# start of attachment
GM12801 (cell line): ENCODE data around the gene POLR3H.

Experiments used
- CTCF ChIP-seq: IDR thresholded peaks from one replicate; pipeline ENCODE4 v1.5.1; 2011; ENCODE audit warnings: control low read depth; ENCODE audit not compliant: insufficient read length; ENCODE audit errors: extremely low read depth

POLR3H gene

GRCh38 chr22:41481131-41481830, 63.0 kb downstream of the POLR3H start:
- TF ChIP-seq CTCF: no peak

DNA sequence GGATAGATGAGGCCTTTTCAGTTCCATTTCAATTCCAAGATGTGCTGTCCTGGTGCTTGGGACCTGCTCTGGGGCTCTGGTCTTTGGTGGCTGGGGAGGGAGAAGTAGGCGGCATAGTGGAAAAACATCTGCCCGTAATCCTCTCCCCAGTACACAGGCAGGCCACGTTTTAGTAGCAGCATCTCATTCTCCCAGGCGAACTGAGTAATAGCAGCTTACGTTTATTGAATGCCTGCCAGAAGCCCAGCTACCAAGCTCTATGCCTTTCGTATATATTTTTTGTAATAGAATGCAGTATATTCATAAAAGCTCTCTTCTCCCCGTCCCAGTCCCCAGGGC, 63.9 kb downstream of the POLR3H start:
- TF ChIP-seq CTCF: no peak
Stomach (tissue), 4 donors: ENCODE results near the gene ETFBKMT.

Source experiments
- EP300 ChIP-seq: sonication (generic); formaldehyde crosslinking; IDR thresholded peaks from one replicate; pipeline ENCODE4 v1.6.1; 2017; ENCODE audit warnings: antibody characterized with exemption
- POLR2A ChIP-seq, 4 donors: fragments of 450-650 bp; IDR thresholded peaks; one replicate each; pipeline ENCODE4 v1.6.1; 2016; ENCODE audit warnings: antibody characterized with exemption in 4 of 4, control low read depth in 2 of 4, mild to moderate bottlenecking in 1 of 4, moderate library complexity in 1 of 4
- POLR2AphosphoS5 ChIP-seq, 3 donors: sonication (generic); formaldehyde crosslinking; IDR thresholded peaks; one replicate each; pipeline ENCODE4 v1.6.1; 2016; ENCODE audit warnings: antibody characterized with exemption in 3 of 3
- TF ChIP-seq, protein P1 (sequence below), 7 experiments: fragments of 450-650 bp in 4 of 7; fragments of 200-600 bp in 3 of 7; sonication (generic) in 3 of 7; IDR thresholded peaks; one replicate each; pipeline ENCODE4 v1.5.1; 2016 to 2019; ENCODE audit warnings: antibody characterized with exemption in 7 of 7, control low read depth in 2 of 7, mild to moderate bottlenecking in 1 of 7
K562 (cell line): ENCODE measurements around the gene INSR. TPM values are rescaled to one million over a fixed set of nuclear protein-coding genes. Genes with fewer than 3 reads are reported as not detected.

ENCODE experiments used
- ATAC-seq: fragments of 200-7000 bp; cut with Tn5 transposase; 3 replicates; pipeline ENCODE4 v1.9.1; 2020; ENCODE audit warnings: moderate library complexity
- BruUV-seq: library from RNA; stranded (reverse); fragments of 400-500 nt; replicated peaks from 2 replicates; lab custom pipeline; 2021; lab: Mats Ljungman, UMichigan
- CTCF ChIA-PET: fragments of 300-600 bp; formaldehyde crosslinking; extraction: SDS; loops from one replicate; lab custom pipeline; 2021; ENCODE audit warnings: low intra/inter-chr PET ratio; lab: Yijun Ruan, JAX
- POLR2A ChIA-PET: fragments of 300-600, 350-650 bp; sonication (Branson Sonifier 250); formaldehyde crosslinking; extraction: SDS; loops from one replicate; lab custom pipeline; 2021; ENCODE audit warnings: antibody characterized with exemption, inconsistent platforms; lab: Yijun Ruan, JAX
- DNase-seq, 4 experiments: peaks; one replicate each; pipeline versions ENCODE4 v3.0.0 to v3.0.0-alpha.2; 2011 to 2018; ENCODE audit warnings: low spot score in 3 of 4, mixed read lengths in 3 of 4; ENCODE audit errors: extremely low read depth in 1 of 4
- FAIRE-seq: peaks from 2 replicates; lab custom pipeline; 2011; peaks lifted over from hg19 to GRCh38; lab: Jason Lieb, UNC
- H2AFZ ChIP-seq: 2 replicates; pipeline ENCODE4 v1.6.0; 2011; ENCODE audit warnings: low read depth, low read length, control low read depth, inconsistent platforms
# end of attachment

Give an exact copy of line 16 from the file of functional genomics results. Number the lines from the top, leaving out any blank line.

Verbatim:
ENCODE experiments used